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Pizzelle from Camilla's Cucinotta #FoodieReads

I bought The Love Goddess' Cooking School by Melissa Senate* probably half a decade ago. And I probably even read it when I bought it. Parts of it seems oddly familiar. But yesterday, on the last day of the boys' Fall break, I crawled into bed and read it from cover to cover. They were at robotics for part of the day, so my house was quiet and peaceful.

On the Page

This is chick lit, no doubt about that. But it's chick lit that's not trashy...and it involves food.

Holly Maguire has recently had her heart stomped on by a long-time boyfriend in California. She returns to Blue Crab Island, off the coast of Maine, to spend time with her grandmother Camilla, a fortune-teller from Italy and owner of Camilla's Cucinotta, a local cooking school. When Holly was 16-years-old, her nonna Camilla told her that her great love would like sa cordula, an old-world delicacy made with lamb intestines and peas in a butter sauce. Needless to say, not a single one of her boyfriends has ever liked that dish.

When Camilla dies, Holly inherits the house and the cooking school. She is determined to make it work and embraces her grandmother's legacy.

Her students want to learn more than just Italian recipes. Simon, a newly single father, want to learn how to make his daughter's favorite Italian dinners. Mia, a tween, wants to learn to make lasagna so that her dad will break-up with his barbie doll-esque lasagna-making girlfriend. Juliet, Holly's childhood friend from the island, has retreated from a personal tragedy. And Tamara is a serial dater who is finding solace in the company and recipes she's learning.

As the class convenes each week, they add Camilla's essential ingredients of wishes and memories into every dish. "All of Camilla Constantina's recipes called for wishes and memories, either sad or happy or unqualified. They were as essential to Camilla as were the minced garlic or the tablespoon of olive oil. Her grandmother had told Holly that when she first started cooking as a young girl at her mother's hop, she began the tradition of adding the wishes and memories, which had delighted her elders" (pg. 12).

Friendships are formed, confidences solidified, love found, love lost, and love re-found. The book made me wonder: Do you only have one great love of your life? I don't think so. I think we are better equipped for love at certain times in our lives. Then, we just need to keep that connection going with intention and passion!

But through the book, Holly finds strength in herself. She finds peace with her mother. She finds love. And she finds her purpose in life. Does it sound formulaic? It was. But it was an enjoyable read with lots of food mentions.

On the Plate

There were so many things I thought to cook from the book though sa cordula was not on the list! Just the menu she plans to try out for a wedding catering gig had my mouth watering. "She lay her notes, covered in scribbles and Post-its, on the counter. White bean pâté on crostini, and cheese; antipasto platter, Tuscan roast beef tenderloin roasted with pancetta, herbs, and red wine; risotta alla Milanese; gnocchi filled with herbs and mushrooms and served with asparagus; cotoletta Milanese, her grandmother's favorite dish, with roasted pine-nut and fontina cheese sauce" (pg. 123).

There were also recipes in the back of the book for Camilla's Chicken alla Milanese, Risotto alla Milanese, Holly's Heartbreak Pasta Salad, and Camilla's Cucinotta Tiramisu. But I've made plenty of risotto dishes such as Roasted Lobster Risotto, my recent Sweet Potato Risotto, or Risotto all'Amarone. And Tiramisù is often our celebratory dessert of choice: Tiramisù for My Love, for example.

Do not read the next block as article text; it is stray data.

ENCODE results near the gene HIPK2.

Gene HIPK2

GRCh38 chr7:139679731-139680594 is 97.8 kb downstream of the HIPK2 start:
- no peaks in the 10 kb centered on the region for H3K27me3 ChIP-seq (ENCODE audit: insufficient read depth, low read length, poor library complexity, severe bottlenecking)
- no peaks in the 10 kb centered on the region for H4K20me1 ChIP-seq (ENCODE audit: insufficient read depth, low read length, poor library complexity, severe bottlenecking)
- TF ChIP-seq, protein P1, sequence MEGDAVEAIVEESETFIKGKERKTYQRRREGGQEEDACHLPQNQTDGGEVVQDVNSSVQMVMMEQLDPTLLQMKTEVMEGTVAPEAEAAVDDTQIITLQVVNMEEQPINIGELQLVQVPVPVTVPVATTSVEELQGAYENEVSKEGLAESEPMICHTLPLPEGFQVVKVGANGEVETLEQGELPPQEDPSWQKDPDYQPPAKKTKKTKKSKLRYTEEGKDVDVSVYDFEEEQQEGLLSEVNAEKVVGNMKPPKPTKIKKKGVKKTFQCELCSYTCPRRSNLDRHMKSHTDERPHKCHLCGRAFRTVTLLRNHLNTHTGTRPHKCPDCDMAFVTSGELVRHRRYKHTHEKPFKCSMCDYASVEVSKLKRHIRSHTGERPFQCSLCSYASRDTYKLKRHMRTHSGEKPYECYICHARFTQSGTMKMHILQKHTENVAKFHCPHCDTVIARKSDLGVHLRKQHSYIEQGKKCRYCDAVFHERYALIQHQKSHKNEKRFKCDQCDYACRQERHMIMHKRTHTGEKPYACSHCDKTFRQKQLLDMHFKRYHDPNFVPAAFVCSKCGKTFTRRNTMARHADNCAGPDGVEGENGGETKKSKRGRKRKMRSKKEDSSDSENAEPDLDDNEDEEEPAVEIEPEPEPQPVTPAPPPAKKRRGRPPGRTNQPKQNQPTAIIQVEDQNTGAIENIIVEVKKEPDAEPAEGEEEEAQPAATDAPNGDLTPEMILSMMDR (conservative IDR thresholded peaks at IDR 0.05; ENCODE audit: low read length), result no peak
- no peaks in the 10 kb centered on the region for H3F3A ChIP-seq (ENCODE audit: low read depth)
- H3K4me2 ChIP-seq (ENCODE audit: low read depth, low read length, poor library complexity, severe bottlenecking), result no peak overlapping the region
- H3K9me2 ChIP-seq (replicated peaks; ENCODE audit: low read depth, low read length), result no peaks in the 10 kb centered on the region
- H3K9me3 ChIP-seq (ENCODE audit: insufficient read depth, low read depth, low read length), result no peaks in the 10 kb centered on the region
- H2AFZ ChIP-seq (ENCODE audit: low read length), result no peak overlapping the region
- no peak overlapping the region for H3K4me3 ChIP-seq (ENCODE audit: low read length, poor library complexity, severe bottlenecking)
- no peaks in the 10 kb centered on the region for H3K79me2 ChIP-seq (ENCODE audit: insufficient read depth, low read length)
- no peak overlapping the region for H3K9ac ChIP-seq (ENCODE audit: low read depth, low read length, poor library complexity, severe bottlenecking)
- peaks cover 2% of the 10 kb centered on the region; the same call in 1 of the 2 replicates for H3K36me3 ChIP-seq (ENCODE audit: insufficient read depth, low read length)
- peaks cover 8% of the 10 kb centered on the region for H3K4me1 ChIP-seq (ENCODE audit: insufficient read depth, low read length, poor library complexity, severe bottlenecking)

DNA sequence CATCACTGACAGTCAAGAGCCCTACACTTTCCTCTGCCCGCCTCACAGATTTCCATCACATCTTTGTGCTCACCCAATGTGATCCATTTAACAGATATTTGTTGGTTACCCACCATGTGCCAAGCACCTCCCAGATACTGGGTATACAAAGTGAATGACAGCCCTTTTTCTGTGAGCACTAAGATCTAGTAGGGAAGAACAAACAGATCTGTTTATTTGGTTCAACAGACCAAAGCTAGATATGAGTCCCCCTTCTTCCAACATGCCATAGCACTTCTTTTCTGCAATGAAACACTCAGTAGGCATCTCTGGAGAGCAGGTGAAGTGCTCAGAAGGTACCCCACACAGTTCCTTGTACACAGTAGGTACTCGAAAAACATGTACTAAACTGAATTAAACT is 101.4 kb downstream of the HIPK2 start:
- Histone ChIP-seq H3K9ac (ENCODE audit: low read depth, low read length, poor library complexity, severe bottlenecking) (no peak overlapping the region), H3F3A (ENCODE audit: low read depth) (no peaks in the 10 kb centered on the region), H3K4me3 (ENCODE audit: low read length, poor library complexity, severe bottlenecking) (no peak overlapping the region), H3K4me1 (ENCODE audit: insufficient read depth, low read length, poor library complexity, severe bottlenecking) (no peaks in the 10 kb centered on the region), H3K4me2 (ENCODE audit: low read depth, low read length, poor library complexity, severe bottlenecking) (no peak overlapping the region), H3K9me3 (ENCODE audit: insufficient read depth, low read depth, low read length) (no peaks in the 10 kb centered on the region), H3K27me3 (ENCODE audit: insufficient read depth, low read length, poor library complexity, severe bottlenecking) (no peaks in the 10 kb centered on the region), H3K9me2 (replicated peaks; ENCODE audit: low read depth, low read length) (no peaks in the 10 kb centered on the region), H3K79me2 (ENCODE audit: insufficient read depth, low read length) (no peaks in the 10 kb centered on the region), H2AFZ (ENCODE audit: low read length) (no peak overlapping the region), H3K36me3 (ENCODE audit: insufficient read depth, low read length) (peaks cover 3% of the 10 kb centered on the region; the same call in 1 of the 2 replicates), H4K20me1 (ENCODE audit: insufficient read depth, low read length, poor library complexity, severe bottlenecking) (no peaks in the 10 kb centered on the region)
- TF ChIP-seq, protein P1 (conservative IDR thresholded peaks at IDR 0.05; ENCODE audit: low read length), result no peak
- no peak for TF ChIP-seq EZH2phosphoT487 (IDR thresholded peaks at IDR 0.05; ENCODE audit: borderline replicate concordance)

So, over dinner I was talking about this book and the Kitchen Elves said that I was making them think of pizzelle. They offered to make a batch if I made hot chocolate. Done! As for the 'from Camilla's Cucinotta' part, that refers to my kitchen, not Holly's nonna Camilla.

  • 3 large eggs
  • 3/4 C organic granulated sugar
  • 1 t pure coffee extract
  • 1 t pure almond extract
  • 1 3/4 C flour
  • 2 t baking powder
  • 1/2 C melted butter
  • zest from 1 organic lemon
  • oil for greasing the pizzelle maker (he used a non-aerosol grapeseed oil spray)

In a large mixing bowl, beat the eggs, sugar, coffee and almond extracts until well combined. In a medium mixing bowl, stir together the flour  and baking powder.

Add the melted butter to the egg mixture. Then, with a wooden spoon, fold in the flour mixture and the lemon zest. The batter will be thick.

Heat your pizzelle iron. Lightly grease with oil. Cook the pizzelle according to the instructions that came with your iron. D's suggested 1 to 2 t of batter per pizzelle.

The pizzelle cook rapidly, browning in about a minute or two. D used a setting between 3 and 4 on his machine. Remove the pizzelle from the iron, and cool. As the pizzelle cool, they will harden. 

Repeat till all the batter is gone. You can use a pair of kitchen shears to trim any ragged edges. Or leave them rustic.

*This blog currently has a partnership with in their affiliate program, which gives me a small percentage of sales if you buy a product through a link on my blog. It doesn't cost you anything more. If you are uncomfortable with this, feel free to go directly to and search for the item of your choice.

Click to see what everyone else read in October 2019: here.


  1. Sometimes it is great to have a quick easy read that you can just enjoy and not have to think too hard about.

  2. It sounds like my sort of read, all the way! And the protagonist's nonna must have called to you :)


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